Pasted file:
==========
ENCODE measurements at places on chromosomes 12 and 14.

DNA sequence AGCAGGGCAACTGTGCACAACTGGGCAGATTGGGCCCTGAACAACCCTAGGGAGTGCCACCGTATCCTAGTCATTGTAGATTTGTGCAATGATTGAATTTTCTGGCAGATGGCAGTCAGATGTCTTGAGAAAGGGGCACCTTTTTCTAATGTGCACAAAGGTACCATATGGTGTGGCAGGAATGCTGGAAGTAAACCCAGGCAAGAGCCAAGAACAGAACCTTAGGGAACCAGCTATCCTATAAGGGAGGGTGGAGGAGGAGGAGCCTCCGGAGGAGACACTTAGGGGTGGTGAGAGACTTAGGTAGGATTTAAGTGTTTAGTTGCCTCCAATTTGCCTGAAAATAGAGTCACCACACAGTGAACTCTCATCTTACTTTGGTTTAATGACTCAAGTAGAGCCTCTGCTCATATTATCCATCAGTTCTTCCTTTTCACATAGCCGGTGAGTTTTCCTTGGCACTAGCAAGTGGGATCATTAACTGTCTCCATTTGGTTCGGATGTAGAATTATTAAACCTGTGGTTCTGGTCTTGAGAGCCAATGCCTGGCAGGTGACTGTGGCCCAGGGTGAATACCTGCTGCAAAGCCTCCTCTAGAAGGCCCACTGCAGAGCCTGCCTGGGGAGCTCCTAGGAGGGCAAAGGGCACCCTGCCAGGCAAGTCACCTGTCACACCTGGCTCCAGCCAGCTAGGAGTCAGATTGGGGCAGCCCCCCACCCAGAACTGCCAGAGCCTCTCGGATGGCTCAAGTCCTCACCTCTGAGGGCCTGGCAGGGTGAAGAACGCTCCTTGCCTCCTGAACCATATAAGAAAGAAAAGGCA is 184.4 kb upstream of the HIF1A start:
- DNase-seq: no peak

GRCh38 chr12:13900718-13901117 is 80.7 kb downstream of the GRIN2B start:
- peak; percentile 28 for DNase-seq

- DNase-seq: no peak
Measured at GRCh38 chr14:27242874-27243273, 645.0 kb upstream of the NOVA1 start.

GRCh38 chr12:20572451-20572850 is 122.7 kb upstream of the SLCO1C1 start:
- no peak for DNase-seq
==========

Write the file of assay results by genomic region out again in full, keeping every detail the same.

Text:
ENCODE measurements at places on chromosomes 12 and 14.

DNA sequence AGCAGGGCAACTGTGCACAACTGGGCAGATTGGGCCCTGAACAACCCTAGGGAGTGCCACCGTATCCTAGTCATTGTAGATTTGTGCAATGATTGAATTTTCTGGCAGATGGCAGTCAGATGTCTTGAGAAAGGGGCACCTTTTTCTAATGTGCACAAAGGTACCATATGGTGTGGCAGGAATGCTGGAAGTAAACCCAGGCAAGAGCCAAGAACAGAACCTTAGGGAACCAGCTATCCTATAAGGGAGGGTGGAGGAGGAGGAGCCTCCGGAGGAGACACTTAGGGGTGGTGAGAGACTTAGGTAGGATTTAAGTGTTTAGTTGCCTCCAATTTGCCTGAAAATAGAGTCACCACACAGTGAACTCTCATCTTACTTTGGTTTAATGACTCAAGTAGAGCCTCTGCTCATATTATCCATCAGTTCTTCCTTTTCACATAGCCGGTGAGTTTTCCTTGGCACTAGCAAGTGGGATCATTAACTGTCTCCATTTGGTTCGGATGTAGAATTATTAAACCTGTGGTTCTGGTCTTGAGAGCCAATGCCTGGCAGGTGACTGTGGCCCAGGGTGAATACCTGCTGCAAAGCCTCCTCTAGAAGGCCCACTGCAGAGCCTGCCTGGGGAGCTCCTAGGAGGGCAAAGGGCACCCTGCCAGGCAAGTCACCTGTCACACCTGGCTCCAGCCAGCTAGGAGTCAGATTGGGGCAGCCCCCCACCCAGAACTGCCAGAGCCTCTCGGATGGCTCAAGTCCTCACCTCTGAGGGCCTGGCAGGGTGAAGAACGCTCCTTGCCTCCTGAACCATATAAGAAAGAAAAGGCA is 184.4 kb upstream of the HIF1A start:
- DNase-seq: no peak

GRCh38 chr12:13900718-13901117 is 80.7 kb downstream of the GRIN2B start:
- peak; percentile 28 for DNase-seq

- DNase-seq: no peak
Measured at GRCh38 chr14:27242874-27243273, 645.0 kb upstream of the NOVA1 start.

GRCh38 chr12:20572451-20572850 is 122.7 kb upstream of the SLCO1C1 start:
- no peak for DNase-seq